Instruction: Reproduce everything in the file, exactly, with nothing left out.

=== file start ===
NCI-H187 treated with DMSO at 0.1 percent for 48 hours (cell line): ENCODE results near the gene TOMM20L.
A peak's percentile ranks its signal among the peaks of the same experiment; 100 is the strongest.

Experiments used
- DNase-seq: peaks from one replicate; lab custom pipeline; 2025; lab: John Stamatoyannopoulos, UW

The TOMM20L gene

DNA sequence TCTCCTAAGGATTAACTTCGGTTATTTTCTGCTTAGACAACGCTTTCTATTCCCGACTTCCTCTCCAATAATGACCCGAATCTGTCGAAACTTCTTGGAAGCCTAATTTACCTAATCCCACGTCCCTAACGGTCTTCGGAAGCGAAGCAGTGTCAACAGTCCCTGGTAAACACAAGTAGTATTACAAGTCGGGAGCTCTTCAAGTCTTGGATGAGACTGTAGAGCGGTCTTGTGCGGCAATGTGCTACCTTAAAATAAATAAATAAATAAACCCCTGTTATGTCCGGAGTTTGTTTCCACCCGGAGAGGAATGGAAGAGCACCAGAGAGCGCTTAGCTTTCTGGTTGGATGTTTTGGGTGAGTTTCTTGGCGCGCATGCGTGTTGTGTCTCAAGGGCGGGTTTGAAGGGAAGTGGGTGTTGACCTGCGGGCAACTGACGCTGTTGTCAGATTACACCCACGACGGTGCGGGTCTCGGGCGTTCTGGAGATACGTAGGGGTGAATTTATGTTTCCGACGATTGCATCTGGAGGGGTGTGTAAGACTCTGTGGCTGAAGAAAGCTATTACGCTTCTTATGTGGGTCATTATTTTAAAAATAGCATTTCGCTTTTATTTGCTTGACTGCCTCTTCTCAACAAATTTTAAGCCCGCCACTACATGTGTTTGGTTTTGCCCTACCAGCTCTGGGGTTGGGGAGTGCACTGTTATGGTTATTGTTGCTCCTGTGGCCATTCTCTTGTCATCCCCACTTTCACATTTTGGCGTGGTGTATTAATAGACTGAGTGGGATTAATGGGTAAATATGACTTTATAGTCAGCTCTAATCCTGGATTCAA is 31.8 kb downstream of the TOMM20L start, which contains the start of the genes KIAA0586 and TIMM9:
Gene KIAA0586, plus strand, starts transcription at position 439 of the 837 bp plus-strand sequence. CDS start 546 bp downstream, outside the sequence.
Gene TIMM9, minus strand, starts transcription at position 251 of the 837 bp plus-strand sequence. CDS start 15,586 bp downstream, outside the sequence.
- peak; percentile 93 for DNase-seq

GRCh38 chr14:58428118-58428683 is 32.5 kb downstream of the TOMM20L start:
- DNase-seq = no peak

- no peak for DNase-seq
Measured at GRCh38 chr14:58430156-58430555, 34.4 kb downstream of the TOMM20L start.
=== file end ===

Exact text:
NCI-H187 treated with DMSO at 0.1 percent for 48 hours (cell line): ENCODE results near the gene TOMM20L.
A peak's percentile ranks its signal among the peaks of the same experiment; 100 is the strongest.

Experiments used
- DNase-seq: peaks from one replicate; lab custom pipeline; 2025; lab: John Stamatoyannopoulos, UW

The TOMM20L gene

DNA sequence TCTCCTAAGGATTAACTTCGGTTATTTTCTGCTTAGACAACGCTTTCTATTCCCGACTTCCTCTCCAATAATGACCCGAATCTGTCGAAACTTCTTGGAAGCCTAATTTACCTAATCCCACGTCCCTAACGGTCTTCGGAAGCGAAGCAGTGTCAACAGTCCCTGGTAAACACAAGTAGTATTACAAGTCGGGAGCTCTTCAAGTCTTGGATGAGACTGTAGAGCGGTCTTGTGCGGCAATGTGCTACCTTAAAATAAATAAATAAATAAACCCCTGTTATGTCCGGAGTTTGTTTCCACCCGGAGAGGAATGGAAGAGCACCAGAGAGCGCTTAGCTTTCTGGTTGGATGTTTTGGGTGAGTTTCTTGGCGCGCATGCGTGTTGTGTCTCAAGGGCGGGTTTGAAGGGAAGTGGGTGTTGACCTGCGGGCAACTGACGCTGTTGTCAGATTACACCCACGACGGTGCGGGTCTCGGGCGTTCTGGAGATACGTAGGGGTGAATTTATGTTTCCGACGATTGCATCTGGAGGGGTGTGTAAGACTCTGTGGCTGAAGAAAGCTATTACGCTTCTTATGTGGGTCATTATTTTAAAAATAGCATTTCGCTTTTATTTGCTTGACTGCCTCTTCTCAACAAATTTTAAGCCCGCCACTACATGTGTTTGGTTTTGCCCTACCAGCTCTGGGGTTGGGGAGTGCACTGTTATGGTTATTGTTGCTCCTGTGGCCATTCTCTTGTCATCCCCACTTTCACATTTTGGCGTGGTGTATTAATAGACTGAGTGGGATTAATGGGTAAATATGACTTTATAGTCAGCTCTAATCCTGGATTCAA is 31.8 kb downstream of the TOMM20L start, which contains the start of the genes KIAA0586 and TIMM9:
Gene KIAA0586, plus strand, starts transcription at position 439 of the 837 bp plus-strand sequence. CDS start 546 bp downstream, outside the sequence.
Gene TIMM9, minus strand, starts transcription at position 251 of the 837 bp plus-strand sequence. CDS start 15,586 bp downstream, outside the sequence.
- peak; percentile 93 for DNase-seq

GRCh38 chr14:58428118-58428683 is 32.5 kb downstream of the TOMM20L start:
- DNase-seq = no peak

- no peak for DNase-seq
Measured at GRCh38 chr14:58430156-58430555, 34.4 kb downstream of the TOMM20L start.